I find myself cheering on the Eibar’s of the world.  The improbable runs of unexpected passion fueled runs, like the Costa Rican team in the 2014 World Cup.  I refuse to be a simple consumer of the product of football.  I choose to make a difference in any small way I can.  I refuse to let the hack journalists that try to run me and my cohorts and our efforts down, simply because they have no accomplishments of their own.

I am feeling down and need to get out and see some footy that is played for the pure joy of the game.  My intern at work has a roommate that plays for the local college, I am excited to see them play, its a small school and none of the players are there on Soccer scholarships.  The academics come first.  They play for the love of the game.  That excites me in a certain way.  As much as I love watching the great players of the PL and Bundesliga, my perspective is changing, and the integrity of the game itself is becoming more important to me than seeing it played by perfect players.  Even though I finish this article watching the Bundesliga opening match, it isn’t quite as fulfilling as it has been in years past.

Be the change you want to see in the world, support local football.  And happy birthday to one of my favorite people in the world Mr Jon Townsend.  Send him birthday wishes at @jon_townsend3 on Twitter, and follow his blog at farpostfooty.com . Also my best wishes go to a proud Marine name Matt.  I am reminded of the Honor of the USMC and their dedication to this country when I read about the Embassy Marines who went to Cuba to raise the flag at the embassy, it was the very same Marines who took the flag down in 1961.  A reminder that Honor is something to be respected.  The men and women of the USMC are some of the finest people i have ever met in my life.  The best footy players remind me of Marines, creative, thinking on their feet, loyal, tough, definitely not robots, real people.

Cheers, Vic

André Villas-Boas and the long con

This is some very fine writing by my friend Omar Saleem. Brilliant analysis of AVB. I love every word of it…

Dre Cordero, space exploration, and the transfer market

No, I am not just making up random topics, I was recently on low limit futbol podcast, and the guest who came on after me was Andres “Dre” Cordero from Bein Sports. Dre has been a guest on my own podcast and I find him to be one of the most knowledgable and intelligent football broadcasters in the business.  IF you want pure emotional magic and verbal gymnastics, I go for Ray Hudson, but if you are a student of the game and want to really understand the play, the players, their history, the real deep stuff of the game, Dre is your man.  What I didn’t know about him is that he is a space geek, like me.  I love that.

When I was in college I couldn’t wait to take astronomy and was curious why it had so much higher math as a prerequisite.  Boy did I find out in a hurry why.  College level astronomy is not for the weak of heart.  The math is big and hard and never lets up.  It kind of took some of the joy of staring at the stars and wondering what is out there away from the experience, I have since gained it back, I did not become an astronomer, I instead became a computer scientist, which was probably a good move financially but my heart still wanders poetically to the stars form time to time.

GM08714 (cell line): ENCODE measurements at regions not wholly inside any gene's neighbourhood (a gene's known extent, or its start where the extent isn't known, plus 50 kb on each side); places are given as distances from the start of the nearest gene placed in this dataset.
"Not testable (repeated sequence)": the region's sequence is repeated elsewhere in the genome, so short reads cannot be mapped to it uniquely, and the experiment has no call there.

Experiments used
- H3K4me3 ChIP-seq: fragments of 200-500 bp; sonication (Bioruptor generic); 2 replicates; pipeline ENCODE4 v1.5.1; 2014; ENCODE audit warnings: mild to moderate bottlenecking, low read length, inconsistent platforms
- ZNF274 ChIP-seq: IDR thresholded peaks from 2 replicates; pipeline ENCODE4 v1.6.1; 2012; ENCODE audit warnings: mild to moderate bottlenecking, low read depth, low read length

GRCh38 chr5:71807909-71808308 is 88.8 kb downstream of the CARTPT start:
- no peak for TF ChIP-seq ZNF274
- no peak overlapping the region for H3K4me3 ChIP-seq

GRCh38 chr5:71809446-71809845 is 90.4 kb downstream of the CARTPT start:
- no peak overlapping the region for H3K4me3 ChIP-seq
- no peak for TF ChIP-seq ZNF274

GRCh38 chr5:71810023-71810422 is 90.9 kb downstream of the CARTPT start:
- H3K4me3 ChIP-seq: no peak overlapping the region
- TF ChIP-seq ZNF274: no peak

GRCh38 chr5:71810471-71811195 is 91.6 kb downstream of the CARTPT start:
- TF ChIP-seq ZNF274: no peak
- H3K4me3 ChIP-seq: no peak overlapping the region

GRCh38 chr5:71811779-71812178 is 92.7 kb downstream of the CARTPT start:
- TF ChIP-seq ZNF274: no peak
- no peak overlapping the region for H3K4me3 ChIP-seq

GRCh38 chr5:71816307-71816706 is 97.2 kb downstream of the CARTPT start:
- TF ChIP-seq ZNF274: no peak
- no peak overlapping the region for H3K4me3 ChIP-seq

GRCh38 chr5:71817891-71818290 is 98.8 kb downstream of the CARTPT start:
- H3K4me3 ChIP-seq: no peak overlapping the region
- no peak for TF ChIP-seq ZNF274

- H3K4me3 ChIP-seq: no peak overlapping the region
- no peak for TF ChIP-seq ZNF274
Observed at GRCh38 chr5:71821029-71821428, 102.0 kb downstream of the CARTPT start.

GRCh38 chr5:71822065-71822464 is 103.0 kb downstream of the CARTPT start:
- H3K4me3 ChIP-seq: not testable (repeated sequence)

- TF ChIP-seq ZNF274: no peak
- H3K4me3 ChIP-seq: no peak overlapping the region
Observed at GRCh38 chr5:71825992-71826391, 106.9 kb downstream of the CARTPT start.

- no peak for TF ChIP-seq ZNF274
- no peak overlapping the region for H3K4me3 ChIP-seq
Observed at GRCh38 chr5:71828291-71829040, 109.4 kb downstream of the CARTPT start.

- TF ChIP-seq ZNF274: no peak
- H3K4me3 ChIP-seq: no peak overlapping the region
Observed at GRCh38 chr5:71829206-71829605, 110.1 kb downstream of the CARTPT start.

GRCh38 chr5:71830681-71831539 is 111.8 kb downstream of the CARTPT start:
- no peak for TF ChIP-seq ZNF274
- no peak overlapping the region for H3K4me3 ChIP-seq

Dre made a comment that stuck with me, he said, and I quote loosely form memory  ” The Raheem Sterling transfer costs as much as the Indian Space program spent on the Mangalyaan probe”  For those who don’t know, the Mangalyaan mission is part of the “MOM” program, or Mars Orbiter Mission, which is an effort to understand Mars in a much better fashion.  Mangalyaan means “Mars-Vehicle” in Sanskrit and was accomplished with a mere 73 Million dollars.  Think about that for a moment.  The Indian government placed a probe on the surface of another planet for 46.7 Million £, Mr Sterling was transferred for 49 Million £.  I read in the news this morning a quote from Jose Mourinho saying he expects there will be a transfer of an English player next season for 60 Million £.

I am not going to postulate on whether a player is “worth” a particular value, I understand the market and how it works.  A players value iOS whatever a team will pay for his/her services.  Period.  I am simply writing about Mr. Cordero’s comments and how I love his perspective.  When it comes to the real world of spending money and where we place our priorities, this is an easy one to pick out and call an outrage.  Especially since interplanetary exploration is becoming such a low priority.  Many people in the US feel that NASA is a waste of money, and there is no better way of expressing that feeling than putting Ted Cruz Republican Senator of Texas in charge of the committee that oversees the budget of NASA.  Mr. Cruz is possibly the most overtly hostile person in the Senate towards science, and especially the science of climate change, which is where the scientists who work on climate change are employed.  Mr. Cruz is more than happy to cut the budget of NASA if he sees it politically advantageous to his Presidential aspirations.